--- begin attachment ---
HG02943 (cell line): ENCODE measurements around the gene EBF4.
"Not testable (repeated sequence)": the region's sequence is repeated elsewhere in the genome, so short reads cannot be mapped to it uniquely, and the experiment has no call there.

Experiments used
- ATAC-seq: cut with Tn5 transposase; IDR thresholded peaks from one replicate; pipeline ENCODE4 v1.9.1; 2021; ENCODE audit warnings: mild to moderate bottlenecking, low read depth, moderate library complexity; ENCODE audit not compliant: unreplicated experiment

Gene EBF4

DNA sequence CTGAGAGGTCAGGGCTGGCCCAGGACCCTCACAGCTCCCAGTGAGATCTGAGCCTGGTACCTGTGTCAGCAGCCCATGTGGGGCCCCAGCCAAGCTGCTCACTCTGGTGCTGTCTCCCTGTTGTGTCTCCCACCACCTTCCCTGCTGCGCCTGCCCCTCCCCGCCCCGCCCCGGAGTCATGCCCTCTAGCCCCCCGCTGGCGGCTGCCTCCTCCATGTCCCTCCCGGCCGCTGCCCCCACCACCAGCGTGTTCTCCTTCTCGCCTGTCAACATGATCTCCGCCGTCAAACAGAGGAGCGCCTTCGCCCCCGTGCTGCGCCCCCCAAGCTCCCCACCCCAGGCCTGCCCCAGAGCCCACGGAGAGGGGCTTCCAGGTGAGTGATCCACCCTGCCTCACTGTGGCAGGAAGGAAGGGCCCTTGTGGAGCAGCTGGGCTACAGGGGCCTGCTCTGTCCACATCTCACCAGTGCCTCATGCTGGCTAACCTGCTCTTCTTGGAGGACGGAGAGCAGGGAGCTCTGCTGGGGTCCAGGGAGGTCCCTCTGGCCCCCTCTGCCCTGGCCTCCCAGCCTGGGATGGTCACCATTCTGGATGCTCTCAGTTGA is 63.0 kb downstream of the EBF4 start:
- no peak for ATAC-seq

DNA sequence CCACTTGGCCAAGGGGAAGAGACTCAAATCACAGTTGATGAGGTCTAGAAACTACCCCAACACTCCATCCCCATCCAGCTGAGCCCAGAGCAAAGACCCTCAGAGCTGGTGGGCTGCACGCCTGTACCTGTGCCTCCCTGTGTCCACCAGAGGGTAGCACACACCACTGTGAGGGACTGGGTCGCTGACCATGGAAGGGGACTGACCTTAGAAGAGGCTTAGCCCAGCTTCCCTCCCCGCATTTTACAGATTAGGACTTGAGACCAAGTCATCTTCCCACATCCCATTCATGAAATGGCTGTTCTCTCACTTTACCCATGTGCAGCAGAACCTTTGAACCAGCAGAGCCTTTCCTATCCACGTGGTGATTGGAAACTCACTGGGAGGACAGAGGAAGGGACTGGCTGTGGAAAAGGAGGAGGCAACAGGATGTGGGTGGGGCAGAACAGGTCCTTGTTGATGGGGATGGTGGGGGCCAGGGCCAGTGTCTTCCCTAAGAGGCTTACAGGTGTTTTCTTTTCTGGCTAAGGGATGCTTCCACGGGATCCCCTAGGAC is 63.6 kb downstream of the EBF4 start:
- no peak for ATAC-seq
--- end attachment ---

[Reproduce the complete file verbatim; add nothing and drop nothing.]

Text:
HG02943 (cell line): ENCODE measurements around the gene EBF4.
"Not testable (repeated sequence)": the region's sequence is repeated elsewhere in the genome, so short reads cannot be mapped to it uniquely, and the experiment has no call there.

Experiments used
- ATAC-seq: cut with Tn5 transposase; IDR thresholded peaks from one replicate; pipeline ENCODE4 v1.9.1; 2021; ENCODE audit warnings: mild to moderate bottlenecking, low read depth, moderate library complexity; ENCODE audit not compliant: unreplicated experiment

Gene EBF4

DNA sequence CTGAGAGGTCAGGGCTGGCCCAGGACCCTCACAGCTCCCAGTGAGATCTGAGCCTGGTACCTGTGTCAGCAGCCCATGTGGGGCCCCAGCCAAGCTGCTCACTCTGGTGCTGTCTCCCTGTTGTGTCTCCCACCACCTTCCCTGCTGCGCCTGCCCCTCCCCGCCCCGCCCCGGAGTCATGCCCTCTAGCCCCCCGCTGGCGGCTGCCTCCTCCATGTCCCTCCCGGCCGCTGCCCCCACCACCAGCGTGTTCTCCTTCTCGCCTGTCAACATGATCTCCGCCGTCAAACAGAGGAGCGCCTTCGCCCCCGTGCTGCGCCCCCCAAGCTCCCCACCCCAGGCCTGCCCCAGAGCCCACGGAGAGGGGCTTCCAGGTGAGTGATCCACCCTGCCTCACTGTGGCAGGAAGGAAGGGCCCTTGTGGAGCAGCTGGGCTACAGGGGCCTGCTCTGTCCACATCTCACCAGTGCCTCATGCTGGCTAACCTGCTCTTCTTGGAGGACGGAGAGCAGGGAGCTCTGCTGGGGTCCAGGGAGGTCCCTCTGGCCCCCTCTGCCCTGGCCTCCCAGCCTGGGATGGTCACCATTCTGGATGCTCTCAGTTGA is 63.0 kb downstream of the EBF4 start:
- no peak for ATAC-seq

DNA sequence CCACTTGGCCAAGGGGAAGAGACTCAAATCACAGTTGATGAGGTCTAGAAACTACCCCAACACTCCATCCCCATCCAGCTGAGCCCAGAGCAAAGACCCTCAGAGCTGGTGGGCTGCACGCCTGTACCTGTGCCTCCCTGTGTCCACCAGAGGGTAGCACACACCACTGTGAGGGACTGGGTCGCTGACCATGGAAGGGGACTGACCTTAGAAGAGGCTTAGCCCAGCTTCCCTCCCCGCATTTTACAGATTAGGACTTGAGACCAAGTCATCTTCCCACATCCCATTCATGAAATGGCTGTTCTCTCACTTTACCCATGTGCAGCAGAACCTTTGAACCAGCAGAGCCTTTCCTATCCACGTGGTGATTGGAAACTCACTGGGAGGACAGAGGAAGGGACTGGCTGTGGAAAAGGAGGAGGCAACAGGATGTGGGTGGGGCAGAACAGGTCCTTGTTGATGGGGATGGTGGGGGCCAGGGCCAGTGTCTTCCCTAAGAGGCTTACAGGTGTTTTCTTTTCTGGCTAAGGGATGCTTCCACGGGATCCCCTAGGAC is 63.6 kb downstream of the EBF4 start:
- no peak for ATAC-seq